Lawmakers are trying to tame the perfect storm they created when they failed to free up enough restaurant liquor licenses to meet demand, while also deciding to allow permit holders to sell existing licenses on the open market, starting in July.
Commercial developers testified on Wednesday during a legislative interim hearing that the state’s acute license shortage will cause existing permits to be priced artificially high — pushing small business and entrepreneurs out of the mix. At the same time, national chains probably won’t be purchasing licenses for operations in Utah because they typically must have several permits on hand to break into the market and guarantees that more licenses will become available as they build their brands.
Utah liquor licenses gone dry
Each month alcohol permits become available through a quota system if the state population grows or if an existing business surrenders its license. In April, 28 applicants went away empty-handed. Here’s the breakdown of applicants for the May liquor-control board meeting on Tuesday .
Full service » 15 are vying for a single restaurant permit to serve all types of alcohol.
Limited service » 13 hope to serve beer and wine, but no permits are available.
Club » 17 are on a yearlong wait list to serve alcohol at fine-dining eateries or bars.
"It’s simple economics," said Mark Bouchard, senior managing director in Salt Lake City for CBRE, one of the world’s largest commercial real estate services firms. "When there is no supply [of licenses] but a great demand, costs will increase significantly."
Restaurant liquor licenses — which are issued based on state population quotas — are so scarce that national chains have had to make do with seasonal permits or they’ve been placed on a waiting list, if they’ve come to the state at all.
"How do we un-ring this bell?" Rep. Brad Wilson, R-Kaysville, asked Wednesday.
Sen. John Valentine, R-Orem, who sponsored SB314, which allowed licenses to be sold on the open market, said the intent was to make it easy for restaurants to sell all assets when they closed.
He acknowledged the need for him to bring back proposals to the committee to free up more licenses. But administrative rules or proposed legislation could take months to enact.
A year ago, commissioners at the Utah Department of Alcoholic Beverage Control were so opposed to permit holders selling licenses that they took the unprecedented — but unsuccessful — step of asking Gov. Gary Herbert to veto SB314. The bill also freed up a few restaurants licenses, but it didn’t take long for the supply to run dry.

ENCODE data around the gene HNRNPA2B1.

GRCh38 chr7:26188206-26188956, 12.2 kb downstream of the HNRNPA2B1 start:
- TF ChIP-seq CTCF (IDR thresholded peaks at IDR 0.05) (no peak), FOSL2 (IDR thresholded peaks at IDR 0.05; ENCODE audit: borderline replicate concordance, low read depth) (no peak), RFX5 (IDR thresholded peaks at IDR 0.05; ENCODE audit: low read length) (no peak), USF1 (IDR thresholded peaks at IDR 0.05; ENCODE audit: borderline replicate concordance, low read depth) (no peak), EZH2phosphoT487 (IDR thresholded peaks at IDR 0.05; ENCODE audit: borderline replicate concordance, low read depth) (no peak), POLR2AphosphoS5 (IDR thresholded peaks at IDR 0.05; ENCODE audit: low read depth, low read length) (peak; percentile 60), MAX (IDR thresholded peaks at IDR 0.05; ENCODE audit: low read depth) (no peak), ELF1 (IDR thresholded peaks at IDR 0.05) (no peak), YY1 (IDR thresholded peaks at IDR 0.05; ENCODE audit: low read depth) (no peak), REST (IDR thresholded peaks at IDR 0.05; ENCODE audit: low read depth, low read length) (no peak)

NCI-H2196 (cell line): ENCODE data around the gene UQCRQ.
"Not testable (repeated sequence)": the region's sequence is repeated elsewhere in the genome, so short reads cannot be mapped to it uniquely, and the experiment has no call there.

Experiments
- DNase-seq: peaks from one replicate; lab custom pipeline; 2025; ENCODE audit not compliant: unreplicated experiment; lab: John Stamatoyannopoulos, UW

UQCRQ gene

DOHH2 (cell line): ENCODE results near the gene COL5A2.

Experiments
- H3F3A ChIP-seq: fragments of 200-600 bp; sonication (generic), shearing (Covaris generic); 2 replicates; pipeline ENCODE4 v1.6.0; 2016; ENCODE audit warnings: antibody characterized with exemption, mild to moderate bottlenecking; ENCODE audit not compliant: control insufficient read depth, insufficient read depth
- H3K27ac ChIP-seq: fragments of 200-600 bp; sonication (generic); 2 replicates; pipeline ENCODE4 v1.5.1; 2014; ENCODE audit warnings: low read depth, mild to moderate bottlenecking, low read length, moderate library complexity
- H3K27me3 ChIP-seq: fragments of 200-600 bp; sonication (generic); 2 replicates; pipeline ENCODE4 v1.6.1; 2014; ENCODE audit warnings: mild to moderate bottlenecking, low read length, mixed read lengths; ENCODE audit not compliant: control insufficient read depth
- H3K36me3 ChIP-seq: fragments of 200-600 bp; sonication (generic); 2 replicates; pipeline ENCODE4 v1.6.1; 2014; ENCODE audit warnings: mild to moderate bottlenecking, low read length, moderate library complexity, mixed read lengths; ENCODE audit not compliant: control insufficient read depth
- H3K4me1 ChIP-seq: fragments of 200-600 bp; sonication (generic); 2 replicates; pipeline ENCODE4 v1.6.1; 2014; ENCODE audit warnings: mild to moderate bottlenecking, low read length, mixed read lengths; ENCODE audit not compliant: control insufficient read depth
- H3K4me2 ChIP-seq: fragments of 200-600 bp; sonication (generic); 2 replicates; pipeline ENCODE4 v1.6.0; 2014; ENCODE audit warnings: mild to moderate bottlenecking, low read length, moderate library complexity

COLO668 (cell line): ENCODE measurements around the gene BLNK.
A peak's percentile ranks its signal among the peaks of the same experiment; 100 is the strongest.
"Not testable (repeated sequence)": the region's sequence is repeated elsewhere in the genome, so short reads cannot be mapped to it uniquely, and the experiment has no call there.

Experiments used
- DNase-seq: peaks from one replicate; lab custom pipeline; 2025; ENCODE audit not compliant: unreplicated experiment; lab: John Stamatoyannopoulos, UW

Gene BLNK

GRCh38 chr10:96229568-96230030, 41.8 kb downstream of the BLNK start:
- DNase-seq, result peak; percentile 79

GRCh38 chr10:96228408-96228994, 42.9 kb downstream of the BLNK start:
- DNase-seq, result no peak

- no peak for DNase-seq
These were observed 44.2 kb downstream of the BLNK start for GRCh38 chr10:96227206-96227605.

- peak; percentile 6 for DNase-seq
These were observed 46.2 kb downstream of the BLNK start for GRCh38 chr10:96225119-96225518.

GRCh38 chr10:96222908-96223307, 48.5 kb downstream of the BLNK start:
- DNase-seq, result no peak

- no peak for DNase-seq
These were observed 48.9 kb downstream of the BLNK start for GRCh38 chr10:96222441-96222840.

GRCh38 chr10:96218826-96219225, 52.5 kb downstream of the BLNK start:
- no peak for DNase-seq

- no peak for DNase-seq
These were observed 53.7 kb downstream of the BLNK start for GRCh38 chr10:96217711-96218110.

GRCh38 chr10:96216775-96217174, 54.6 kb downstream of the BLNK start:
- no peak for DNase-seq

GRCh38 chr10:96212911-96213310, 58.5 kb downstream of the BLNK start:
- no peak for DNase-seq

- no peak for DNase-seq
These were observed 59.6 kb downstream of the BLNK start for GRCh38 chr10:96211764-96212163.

This month, 45 applicants have filed for a variety of liquor permits — but only one, a full-service license allowing all types of alcohol — is available.
At the DABC board’s monthly meeting in April, 28 applicants went away empty-handed.
Among those waiting for licenses is the national chain Buffalo Wild Wings, which has locations planned for West Valley City, South Jordan and Riverdale.
The Minneapolis-based chain, with annual sales of $2 billion, had been planning to open 10 to 12 other restaurants in Utah, but so far it has obtained only two licenses, for restaurants in Lehi and Layton.
Steven Bogden, managing director of Coldwell Banker Commercial, said Darden Restaurant Group also is looking to open eateries in Utah, but is stymied by the state’s license shortage. The Florida-based firm operates more than 1,900 restaurants and generates more than $7.5 billion in annual sales.
Bogden said the group had planned to open 12 restaurants in Utah, employing 1,000 people and generating sales taxes of $2.7 million.
Another hurdle chains face are laws that lump fine-dining restaurants with bars, said attorney Catherine Parrish Lake. Bars, also called social clubs, may serve alcohol without a meal, while fine restaurants such as Ruth’s Chris Steak House have food requirements under dining permits. Both social and dining licenses are lumped together — and 17 applicants have been on a waiting list for the past year.
The restrictions come as the state’s demographics tilt toward more imbibers and non-Mormons who don’t have the same religious prohibitions against drinking alcohol. Legislative auditors have noted that gallons consumed in Utah from 2001 to 2009 jumped by 54 percent — more than double that of the population increase.
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